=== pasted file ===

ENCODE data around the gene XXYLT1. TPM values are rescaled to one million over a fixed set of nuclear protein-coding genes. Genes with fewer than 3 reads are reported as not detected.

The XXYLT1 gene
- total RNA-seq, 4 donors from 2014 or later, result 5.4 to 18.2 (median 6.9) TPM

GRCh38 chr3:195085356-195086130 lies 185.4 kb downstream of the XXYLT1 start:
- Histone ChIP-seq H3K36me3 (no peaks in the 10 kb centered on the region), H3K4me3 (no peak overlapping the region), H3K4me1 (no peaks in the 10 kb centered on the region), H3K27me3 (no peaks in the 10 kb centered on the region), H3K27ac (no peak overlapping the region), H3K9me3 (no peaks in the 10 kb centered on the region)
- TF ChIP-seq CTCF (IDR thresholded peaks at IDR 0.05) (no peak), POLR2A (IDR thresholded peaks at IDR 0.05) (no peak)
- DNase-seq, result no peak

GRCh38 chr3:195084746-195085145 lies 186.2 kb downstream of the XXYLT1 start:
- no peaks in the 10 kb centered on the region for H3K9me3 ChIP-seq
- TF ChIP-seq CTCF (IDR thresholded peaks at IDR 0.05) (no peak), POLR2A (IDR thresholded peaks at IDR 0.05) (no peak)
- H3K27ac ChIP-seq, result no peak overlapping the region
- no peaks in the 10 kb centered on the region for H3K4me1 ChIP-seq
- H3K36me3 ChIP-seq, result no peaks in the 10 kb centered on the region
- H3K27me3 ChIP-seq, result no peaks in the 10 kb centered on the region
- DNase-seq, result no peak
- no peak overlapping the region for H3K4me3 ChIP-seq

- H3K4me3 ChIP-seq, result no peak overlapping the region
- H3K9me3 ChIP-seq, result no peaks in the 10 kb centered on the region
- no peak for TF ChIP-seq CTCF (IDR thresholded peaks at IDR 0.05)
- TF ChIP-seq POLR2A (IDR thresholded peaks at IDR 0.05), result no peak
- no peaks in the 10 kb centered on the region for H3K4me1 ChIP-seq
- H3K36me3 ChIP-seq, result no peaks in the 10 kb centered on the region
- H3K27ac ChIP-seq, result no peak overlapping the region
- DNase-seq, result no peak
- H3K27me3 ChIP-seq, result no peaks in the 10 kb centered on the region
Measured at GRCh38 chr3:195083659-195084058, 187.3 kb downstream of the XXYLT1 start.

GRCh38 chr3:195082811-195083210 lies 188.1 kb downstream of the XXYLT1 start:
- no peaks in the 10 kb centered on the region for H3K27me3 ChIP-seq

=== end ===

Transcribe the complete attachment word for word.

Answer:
ENCODE data around the gene XXYLT1. TPM values are rescaled to one million over a fixed set of nuclear protein-coding genes. Genes with fewer than 3 reads are reported as not detected.

The XXYLT1 gene
- total RNA-seq, 4 donors from 2014 or later, result 5.4 to 18.2 (median 6.9) TPM

GRCh38 chr3:195085356-195086130 lies 185.4 kb downstream of the XXYLT1 start:
- Histone ChIP-seq H3K36me3 (no peaks in the 10 kb centered on the region), H3K4me3 (no peak overlapping the region), H3K4me1 (no peaks in the 10 kb centered on the region), H3K27me3 (no peaks in the 10 kb centered on the region), H3K27ac (no peak overlapping the region), H3K9me3 (no peaks in the 10 kb centered on the region)
- TF ChIP-seq CTCF (IDR thresholded peaks at IDR 0.05) (no peak), POLR2A (IDR thresholded peaks at IDR 0.05) (no peak)
- DNase-seq, result no peak

GRCh38 chr3:195084746-195085145 lies 186.2 kb downstream of the XXYLT1 start:
- no peaks in the 10 kb centered on the region for H3K9me3 ChIP-seq
- TF ChIP-seq CTCF (IDR thresholded peaks at IDR 0.05) (no peak), POLR2A (IDR thresholded peaks at IDR 0.05) (no peak)
- H3K27ac ChIP-seq, result no peak overlapping the region
- no peaks in the 10 kb centered on the region for H3K4me1 ChIP-seq
- H3K36me3 ChIP-seq, result no peaks in the 10 kb centered on the region
- H3K27me3 ChIP-seq, result no peaks in the 10 kb centered on the region
- DNase-seq, result no peak
- no peak overlapping the region for H3K4me3 ChIP-seq

- H3K4me3 ChIP-seq, result no peak overlapping the region
- H3K9me3 ChIP-seq, result no peaks in the 10 kb centered on the region
- no peak for TF ChIP-seq CTCF (IDR thresholded peaks at IDR 0.05)
- TF ChIP-seq POLR2A (IDR thresholded peaks at IDR 0.05), result no peak
- no peaks in the 10 kb centered on the region for H3K4me1 ChIP-seq
- H3K36me3 ChIP-seq, result no peaks in the 10 kb centered on the region
- H3K27ac ChIP-seq, result no peak overlapping the region
- DNase-seq, result no peak
- H3K27me3 ChIP-seq, result no peaks in the 10 kb centered on the region
Measured at GRCh38 chr3:195083659-195084058, 187.3 kb downstream of the XXYLT1 start.

GRCh38 chr3:195082811-195083210 lies 188.1 kb downstream of the XXYLT1 start:
- no peaks in the 10 kb centered on the region for H3K27me3 ChIP-seq